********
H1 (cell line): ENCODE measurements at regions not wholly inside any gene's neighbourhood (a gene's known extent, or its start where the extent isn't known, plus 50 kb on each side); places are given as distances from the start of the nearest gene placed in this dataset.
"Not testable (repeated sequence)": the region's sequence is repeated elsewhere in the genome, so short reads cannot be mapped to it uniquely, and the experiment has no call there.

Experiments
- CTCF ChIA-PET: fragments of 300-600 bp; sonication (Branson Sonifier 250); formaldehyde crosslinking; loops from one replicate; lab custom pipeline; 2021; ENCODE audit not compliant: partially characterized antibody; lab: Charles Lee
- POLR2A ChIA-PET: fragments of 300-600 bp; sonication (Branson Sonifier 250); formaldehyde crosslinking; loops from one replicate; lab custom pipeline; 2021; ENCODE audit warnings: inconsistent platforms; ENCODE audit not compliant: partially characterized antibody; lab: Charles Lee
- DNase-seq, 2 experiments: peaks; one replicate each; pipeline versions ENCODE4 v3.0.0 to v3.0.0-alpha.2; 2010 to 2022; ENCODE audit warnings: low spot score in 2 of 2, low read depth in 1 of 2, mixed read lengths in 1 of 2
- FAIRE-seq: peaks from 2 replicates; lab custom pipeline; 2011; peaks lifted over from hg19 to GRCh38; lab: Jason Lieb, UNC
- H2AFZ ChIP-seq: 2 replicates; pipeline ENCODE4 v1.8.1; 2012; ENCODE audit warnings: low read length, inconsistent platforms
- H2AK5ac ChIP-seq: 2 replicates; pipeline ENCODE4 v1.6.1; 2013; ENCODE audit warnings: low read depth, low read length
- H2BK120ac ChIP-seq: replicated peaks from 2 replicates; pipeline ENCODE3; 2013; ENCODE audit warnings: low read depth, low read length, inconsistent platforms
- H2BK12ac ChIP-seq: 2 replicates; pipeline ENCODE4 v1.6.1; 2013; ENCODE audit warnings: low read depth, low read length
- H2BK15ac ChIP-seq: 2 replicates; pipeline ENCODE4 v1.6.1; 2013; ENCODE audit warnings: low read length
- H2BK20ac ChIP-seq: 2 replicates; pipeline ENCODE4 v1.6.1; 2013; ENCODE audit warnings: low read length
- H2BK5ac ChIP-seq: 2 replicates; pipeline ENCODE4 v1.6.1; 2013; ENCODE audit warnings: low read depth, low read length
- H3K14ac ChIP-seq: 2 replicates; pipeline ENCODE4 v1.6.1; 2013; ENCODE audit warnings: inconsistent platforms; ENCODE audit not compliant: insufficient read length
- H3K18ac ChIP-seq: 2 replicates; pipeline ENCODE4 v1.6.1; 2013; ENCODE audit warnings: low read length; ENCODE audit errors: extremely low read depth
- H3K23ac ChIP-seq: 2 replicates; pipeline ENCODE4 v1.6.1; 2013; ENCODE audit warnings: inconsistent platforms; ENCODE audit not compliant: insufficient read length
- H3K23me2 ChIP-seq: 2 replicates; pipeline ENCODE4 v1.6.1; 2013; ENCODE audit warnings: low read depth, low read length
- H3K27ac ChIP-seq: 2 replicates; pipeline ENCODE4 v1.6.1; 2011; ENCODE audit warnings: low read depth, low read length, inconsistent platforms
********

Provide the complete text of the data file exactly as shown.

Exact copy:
H1 (cell line): ENCODE measurements at regions not wholly inside any gene's neighbourhood (a gene's known extent, or its start where the extent isn't known, plus 50 kb on each side); places are given as distances from the start of the nearest gene placed in this dataset.
"Not testable (repeated sequence)": the region's sequence is repeated elsewhere in the genome, so short reads cannot be mapped to it uniquely, and the experiment has no call there.

Experiments
- CTCF ChIA-PET: fragments of 300-600 bp; sonication (Branson Sonifier 250); formaldehyde crosslinking; loops from one replicate; lab custom pipeline; 2021; ENCODE audit not compliant: partially characterized antibody; lab: Charles Lee
- POLR2A ChIA-PET: fragments of 300-600 bp; sonication (Branson Sonifier 250); formaldehyde crosslinking; loops from one replicate; lab custom pipeline; 2021; ENCODE audit warnings: inconsistent platforms; ENCODE audit not compliant: partially characterized antibody; lab: Charles Lee
- DNase-seq, 2 experiments: peaks; one replicate each; pipeline versions ENCODE4 v3.0.0 to v3.0.0-alpha.2; 2010 to 2022; ENCODE audit warnings: low spot score in 2 of 2, low read depth in 1 of 2, mixed read lengths in 1 of 2
- FAIRE-seq: peaks from 2 replicates; lab custom pipeline; 2011; peaks lifted over from hg19 to GRCh38; lab: Jason Lieb, UNC
- H2AFZ ChIP-seq: 2 replicates; pipeline ENCODE4 v1.8.1; 2012; ENCODE audit warnings: low read length, inconsistent platforms
- H2AK5ac ChIP-seq: 2 replicates; pipeline ENCODE4 v1.6.1; 2013; ENCODE audit warnings: low read depth, low read length
- H2BK120ac ChIP-seq: replicated peaks from 2 replicates; pipeline ENCODE3; 2013; ENCODE audit warnings: low read depth, low read length, inconsistent platforms
- H2BK12ac ChIP-seq: 2 replicates; pipeline ENCODE4 v1.6.1; 2013; ENCODE audit warnings: low read depth, low read length
- H2BK15ac ChIP-seq: 2 replicates; pipeline ENCODE4 v1.6.1; 2013; ENCODE audit warnings: low read length
- H2BK20ac ChIP-seq: 2 replicates; pipeline ENCODE4 v1.6.1; 2013; ENCODE audit warnings: low read length
- H2BK5ac ChIP-seq: 2 replicates; pipeline ENCODE4 v1.6.1; 2013; ENCODE audit warnings: low read depth, low read length
- H3K14ac ChIP-seq: 2 replicates; pipeline ENCODE4 v1.6.1; 2013; ENCODE audit warnings: inconsistent platforms; ENCODE audit not compliant: insufficient read length
- H3K18ac ChIP-seq: 2 replicates; pipeline ENCODE4 v1.6.1; 2013; ENCODE audit warnings: low read length; ENCODE audit errors: extremely low read depth
- H3K23ac ChIP-seq: 2 replicates; pipeline ENCODE4 v1.6.1; 2013; ENCODE audit warnings: inconsistent platforms; ENCODE audit not compliant: insufficient read length
- H3K23me2 ChIP-seq: 2 replicates; pipeline ENCODE4 v1.6.1; 2013; ENCODE audit warnings: low read depth, low read length
- H3K27ac ChIP-seq: 2 replicates; pipeline ENCODE4 v1.6.1; 2011; ENCODE audit warnings: low read depth, low read length, inconsistent platforms